1:00pm-2:00pm // Senior Physics Class. My school was so small that it was just me and one other student, George in this class. So it was actually really fun to just hang out with George and Dr. Clarke for lab.

2:00pm-6:00pm // Senior Engineering Lab/Senior Project. I won’t bore you with what these classes actually consisted of, but they were exhausting.

6:00pm-7:00pm // Dinner – the food in the caf was horrendous, so I would usually run to the Bar and Grill on campus to have a quick dinner and “assess the damage” (see how much homework I had for the night).

7:00pm-8:30pm // Meetings – Monday was for the Executive council for the Engineering Fraternity, Tuesday was for Executive Council for the Sorority, and Thursday was for Chapter Meeting of the Engineering Fraternity.

8:30pm-2:00am // Homework. SO. MUCH. HOMEWORK. My friend Cathy and I would usually head to a cute lounge in her dorm, listen to Maroon 5 or Ed Sheeren and do homework.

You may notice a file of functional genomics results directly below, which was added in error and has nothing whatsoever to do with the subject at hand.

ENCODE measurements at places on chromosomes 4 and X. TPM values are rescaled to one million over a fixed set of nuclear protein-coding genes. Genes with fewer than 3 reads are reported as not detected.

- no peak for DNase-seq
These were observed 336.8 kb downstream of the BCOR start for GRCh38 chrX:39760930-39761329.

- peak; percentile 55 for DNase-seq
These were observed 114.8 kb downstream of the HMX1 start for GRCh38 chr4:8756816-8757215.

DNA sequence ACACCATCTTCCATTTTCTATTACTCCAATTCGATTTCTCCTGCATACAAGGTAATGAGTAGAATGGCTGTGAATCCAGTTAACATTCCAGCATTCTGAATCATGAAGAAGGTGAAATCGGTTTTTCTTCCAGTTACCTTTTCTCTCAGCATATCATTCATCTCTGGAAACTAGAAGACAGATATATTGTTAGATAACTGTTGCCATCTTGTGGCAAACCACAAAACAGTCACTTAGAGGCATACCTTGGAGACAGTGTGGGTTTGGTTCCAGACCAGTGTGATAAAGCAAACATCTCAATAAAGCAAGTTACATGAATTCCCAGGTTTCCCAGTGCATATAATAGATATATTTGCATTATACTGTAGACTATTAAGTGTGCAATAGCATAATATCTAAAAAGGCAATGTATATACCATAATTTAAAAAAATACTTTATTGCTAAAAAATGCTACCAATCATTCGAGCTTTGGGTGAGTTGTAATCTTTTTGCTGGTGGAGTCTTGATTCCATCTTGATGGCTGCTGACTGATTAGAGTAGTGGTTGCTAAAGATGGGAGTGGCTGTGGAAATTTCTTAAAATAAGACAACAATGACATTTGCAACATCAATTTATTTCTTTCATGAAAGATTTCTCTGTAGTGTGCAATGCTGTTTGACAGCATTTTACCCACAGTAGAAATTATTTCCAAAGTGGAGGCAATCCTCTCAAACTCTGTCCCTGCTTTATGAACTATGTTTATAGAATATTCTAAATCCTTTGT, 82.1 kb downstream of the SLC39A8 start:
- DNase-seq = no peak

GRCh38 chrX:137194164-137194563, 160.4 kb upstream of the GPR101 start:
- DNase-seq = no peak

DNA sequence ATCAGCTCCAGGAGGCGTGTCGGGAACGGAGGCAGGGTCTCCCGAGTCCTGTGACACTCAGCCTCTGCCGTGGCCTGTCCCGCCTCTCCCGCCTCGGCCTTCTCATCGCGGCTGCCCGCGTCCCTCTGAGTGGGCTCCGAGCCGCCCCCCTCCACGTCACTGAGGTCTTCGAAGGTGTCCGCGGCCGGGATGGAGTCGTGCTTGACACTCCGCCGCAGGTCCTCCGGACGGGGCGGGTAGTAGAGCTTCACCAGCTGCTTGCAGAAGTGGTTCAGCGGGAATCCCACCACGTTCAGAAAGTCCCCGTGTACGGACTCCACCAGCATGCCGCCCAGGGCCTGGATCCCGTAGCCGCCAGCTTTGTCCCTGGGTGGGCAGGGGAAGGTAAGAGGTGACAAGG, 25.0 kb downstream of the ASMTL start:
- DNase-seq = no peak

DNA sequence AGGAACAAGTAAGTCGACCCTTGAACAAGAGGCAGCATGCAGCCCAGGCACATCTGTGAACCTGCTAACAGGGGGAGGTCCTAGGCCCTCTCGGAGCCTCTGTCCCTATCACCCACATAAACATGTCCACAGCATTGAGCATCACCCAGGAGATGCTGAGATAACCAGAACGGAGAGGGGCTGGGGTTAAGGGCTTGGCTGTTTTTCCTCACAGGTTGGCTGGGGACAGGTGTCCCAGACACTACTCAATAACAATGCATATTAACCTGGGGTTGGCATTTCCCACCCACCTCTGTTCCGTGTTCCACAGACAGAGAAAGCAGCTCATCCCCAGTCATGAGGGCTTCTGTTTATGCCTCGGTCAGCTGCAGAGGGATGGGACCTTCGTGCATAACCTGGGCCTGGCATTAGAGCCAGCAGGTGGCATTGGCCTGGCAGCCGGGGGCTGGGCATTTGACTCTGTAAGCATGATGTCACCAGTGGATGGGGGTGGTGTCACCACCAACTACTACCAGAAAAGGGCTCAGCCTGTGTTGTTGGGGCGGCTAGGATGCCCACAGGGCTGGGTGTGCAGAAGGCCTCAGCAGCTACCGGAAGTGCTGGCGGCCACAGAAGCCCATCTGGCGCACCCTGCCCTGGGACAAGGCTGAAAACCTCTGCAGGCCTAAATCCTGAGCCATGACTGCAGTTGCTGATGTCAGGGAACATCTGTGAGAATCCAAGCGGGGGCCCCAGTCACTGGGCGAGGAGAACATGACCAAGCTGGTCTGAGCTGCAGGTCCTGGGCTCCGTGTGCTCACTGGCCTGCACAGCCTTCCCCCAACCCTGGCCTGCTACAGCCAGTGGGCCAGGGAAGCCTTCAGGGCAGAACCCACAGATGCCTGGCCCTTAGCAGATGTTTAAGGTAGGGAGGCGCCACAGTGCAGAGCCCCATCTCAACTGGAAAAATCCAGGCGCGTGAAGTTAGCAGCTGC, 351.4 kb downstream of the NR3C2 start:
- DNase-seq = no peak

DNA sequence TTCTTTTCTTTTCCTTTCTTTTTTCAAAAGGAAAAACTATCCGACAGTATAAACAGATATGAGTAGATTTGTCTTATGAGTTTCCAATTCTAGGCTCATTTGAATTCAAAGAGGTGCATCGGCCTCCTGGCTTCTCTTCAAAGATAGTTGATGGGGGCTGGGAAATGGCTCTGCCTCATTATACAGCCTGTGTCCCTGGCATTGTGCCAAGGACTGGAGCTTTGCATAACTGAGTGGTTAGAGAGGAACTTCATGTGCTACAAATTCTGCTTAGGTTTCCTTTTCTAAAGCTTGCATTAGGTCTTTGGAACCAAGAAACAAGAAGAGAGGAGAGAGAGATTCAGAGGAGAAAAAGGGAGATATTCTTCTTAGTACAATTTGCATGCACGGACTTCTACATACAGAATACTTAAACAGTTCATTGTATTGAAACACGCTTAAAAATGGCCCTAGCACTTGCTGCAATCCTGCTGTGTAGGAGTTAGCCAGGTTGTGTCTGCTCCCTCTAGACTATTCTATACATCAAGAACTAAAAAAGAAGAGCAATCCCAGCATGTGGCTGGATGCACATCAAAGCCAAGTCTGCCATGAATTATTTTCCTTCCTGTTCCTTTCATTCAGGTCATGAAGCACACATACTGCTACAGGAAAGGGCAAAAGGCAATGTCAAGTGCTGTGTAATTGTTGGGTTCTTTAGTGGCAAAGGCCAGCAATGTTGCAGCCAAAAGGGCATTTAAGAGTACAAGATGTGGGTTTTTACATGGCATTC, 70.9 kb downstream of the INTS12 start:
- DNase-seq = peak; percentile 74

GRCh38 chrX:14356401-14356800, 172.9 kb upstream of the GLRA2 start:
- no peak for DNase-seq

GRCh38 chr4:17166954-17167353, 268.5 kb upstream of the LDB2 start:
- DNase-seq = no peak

2:00am // Cathy made a promise to herself to call it quits around 2am most nights. So that’s when I would head back to my apartment. My roommates usually left it a mess so I would usually clean up and set up my homework at the kitchen island.

2:15am-4:00am // Keep working. I was taking more classes than the rest of my classmates because I wanted that Physics Minor so badly. I would usually stay up until 4. If I had a lab report and test the next day I would be up all night. But that only happened a couple of times.

4:15am // Hopefully, I’m in bed emotionally preparing for the next day and dreading the moment when I hear Steph bang on my door.

So there you have it! The day in the life of an engineering student.